In other words, if you practice changing one habit, it can carry over to changing another habit. This builds a base from which to make other changes. If you teach yourself to wait to eat the chocolate, you are teaching yourself to control an impulse.  If you keep this up, you build increased ability to resist the urge to do things the old way. You can start by pushing back against a small established habit.

  • Spend 5 minutes thinking about tomorrow’s projects
  • Resist checking emails or texts for a couple of minutes when you normally would
  • Stall for five minutes when you want a snack, coffee, cigarette or game of “Angry Birds”
  • Park slightly farther away in the lot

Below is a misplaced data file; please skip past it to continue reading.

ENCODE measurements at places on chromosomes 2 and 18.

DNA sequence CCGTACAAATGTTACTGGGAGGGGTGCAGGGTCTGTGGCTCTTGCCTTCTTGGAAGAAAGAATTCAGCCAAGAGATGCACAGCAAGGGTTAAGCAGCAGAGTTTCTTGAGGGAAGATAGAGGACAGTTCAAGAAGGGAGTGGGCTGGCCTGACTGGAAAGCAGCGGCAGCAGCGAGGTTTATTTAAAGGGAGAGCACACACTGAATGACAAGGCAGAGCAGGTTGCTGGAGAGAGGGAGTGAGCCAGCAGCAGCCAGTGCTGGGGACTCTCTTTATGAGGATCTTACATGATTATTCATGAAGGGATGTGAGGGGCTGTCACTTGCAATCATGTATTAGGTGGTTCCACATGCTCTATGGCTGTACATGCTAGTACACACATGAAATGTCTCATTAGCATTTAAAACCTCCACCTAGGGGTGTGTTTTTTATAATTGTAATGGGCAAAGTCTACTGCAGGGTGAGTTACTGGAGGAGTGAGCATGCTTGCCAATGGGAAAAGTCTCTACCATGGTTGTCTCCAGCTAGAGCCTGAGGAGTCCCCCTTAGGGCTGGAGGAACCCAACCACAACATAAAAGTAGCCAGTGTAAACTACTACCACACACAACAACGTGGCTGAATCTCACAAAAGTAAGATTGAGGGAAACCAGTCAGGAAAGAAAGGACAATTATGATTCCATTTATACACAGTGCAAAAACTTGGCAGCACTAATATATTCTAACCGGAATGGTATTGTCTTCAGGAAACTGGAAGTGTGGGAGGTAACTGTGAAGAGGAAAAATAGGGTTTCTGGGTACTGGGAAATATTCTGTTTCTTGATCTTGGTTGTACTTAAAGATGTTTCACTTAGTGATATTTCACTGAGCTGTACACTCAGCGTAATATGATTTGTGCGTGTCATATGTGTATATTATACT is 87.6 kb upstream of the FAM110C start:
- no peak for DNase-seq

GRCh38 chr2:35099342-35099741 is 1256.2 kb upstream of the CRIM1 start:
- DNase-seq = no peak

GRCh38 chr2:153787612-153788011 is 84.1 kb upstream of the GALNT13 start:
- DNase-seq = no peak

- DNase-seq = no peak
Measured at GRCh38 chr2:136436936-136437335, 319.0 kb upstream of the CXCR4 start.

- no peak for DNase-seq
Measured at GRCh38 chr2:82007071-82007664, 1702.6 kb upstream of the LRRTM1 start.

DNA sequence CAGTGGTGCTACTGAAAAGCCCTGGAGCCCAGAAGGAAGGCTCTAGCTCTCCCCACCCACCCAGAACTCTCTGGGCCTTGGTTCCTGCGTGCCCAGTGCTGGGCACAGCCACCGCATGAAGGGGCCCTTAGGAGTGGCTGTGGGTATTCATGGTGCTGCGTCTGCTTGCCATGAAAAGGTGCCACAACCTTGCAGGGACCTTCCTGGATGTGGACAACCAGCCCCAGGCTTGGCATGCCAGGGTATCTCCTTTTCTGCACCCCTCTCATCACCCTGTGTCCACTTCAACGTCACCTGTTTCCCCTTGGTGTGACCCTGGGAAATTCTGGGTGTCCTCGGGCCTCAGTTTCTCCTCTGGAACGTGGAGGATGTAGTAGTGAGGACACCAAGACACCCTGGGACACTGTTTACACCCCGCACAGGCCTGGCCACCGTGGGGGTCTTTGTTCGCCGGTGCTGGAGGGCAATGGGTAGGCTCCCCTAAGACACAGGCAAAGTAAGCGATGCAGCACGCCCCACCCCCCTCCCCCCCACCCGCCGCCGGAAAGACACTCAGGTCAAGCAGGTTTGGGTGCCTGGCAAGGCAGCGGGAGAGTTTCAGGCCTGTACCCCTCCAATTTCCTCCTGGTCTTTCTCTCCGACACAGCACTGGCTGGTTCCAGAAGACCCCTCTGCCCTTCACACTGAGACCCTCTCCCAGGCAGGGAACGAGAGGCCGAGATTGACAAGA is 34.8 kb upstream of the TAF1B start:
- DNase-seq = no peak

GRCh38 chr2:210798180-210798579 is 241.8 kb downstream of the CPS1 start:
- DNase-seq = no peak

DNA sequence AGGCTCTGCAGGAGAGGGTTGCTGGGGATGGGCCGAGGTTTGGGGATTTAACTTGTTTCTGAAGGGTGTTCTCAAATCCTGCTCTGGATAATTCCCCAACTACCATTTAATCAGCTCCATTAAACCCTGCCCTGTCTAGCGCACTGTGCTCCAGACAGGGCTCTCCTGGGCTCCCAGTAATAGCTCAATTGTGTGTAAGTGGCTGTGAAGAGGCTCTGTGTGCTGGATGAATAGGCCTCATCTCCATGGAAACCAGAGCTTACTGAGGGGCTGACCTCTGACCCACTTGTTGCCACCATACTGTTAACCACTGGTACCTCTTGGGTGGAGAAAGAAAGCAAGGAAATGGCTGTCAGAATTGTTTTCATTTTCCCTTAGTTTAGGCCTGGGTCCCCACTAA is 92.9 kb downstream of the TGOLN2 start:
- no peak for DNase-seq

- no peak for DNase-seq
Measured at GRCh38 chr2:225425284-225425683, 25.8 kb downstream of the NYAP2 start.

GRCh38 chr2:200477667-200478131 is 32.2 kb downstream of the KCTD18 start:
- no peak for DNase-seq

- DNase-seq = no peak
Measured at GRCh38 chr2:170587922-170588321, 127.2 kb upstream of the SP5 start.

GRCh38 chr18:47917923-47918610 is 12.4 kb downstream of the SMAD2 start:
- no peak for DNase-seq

• Take a different route to work
  • Brush your teeth with your opposite hand
  • Turn off the radio, music and TV and allow your world to be quiet for a few minutes while exercising, driving or walking

There are countless other possibilities; try ideas that feel interesting or of value. Just keep them small and easy to do. The idea is to practice light repetitions that require increased focus; don’t strain yourself.

If you want to increase performance on the job, in a sport, or in your personal life, we can help you stay on track.

If Only You Had

Is your goal to have a complete picture of everything you did that caused you to misstep? Or is it to improve your performance next time?